Sprint, America’s fourth-largest wireless carrier, is targeting mobile virtual network operators (MVNOs) to compete for market share in the wake of the collapse of its merger deal with T-Mobile.
An MVNO is a wireless communications services provider that does not own the wireless network infrastructure over which it provides services to its customers.
Already, Sprint and Altice USA, the fourth largest cable company in America, have agreed to a strategic MVNO agreement that will allow Altice to launch its own wireless carrier using Sprint’s network, the two companies announced a day after the merger talks between T-Mobile and Sprint were officially called off.
The deal would enable Altice USA launch a wireless carrier using Sprint’s network.
However, Sprint CFO Tarek Robbiati said the Altice partnership was not contingent on merger talks with T-Mobile failing.
Robbiati said the deal with Altice would’ve been completed regardless of whether Sprint’s merger with T-Mobile went through, and noted that Sprint is open to other MVNO deals with cable companies if those deals give Sprint access to their networks.
Analysts say without the T-Mobile deal, Sprint will have to work on deals like this if it hopes to ever catch up to AT&T and Verizon in terms of network quality and subscribers.
Altice, which operates Optimum and Suddenlink, and was previously known as Cablevision, did not say when it would launch its mobile network. Considering how long it took Comcast to launch Xfinity Mobile on Verizon, however, it should take around a year for the network to get up and running.
Besides a nice check from Altice for using its network, Sprint will also get help in “densifying” its network from the cable company. This will likely manifest itself in Sprint customers being able to use Optimum’s Wi-Fi network, which could help fill some of the holes in Sprint’s coverage.
Sprint will also have access to Altice’s cable infrastructure to transmit cellular data and help build out its 5G network, according to Reuters.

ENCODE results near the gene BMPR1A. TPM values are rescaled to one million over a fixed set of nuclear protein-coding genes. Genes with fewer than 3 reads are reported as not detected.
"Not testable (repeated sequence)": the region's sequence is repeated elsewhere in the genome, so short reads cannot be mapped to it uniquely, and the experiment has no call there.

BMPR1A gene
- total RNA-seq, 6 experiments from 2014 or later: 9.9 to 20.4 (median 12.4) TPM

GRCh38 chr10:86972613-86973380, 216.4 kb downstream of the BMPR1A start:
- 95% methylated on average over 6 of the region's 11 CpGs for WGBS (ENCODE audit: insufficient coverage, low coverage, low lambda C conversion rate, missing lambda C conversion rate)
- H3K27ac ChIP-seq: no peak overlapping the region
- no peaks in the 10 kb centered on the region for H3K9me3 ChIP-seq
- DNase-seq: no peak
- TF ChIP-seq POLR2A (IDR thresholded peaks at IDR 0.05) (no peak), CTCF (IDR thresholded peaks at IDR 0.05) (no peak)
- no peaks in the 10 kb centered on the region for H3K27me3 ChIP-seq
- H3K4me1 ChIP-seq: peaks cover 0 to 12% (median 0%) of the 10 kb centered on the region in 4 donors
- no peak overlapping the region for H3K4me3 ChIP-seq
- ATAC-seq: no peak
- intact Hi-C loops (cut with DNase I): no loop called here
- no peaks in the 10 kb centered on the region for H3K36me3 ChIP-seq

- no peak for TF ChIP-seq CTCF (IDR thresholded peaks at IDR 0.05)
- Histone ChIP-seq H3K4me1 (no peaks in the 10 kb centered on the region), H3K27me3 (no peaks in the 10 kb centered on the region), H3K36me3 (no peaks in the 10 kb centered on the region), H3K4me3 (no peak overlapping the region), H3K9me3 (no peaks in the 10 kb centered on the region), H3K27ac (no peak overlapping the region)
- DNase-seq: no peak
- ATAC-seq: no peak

In a separate announcement, Sprint majority owner SoftBank announced it would increase its stake in the mobile network. Currently, SoftBank owns 82 percent of the company. It noted that its stake wouldn’t exceed 85 percent of outstanding common stock; exceeding that number would trigger a tender offer.
Sprint Corp’s shares fell more than 13 percent on Monday after the No. 4 U.S. wireless carrier called off merger talks with T-Mobile US Inc and a wireless partnership with cable company Altice USA failed to appease investors.
“It will not deliver the tens of billions in synergies we had foreseen in a merger with T-Mobile,” Chief Financial Officer Tarek Robbiati said of the Altice agreement on a call with analysts and reporters. “Nonetheless, it does deliver real value for Sprint.”
Sprint’s shares were down 12 percent at $5.84 after earlier falling as much as 13.5 percent,
Altice said it would sell mobile service on Sprint’s network under a new multi-year agreement, becoming the latest cable company to enter the wireless market.
He also said comments by Sprint Chairman Masayoshi Son on raising capital expenditure to $5 billion to $6 billion annually, from $3.5 billion to $4 billion, was for the medium term and not for 2017.
Asked how Sprint would pay for the increase in spending, Robbiati said the company could fund it through cash, debt and borrowing against its spectrum, or wireless airwaves.
Last year, Sprint said it would raise an initial $3.5 billion by mortgaging about 14 percent of its spectrum.
Jonathan Chaplin, an analyst at New Street Research, said $5 billion to $6 billion annually was the minimum level at which Sprint could build a credible network, but the company faced challenges in catching up with wireless carriers that are moving ahead with developing next-generation networks, or 5G. “Sprint is trying to catch up to a moving target,” he said. “I think the market is going to be reasonably skeptical.” (Editing by Susan Thomas and Bernadette Baum)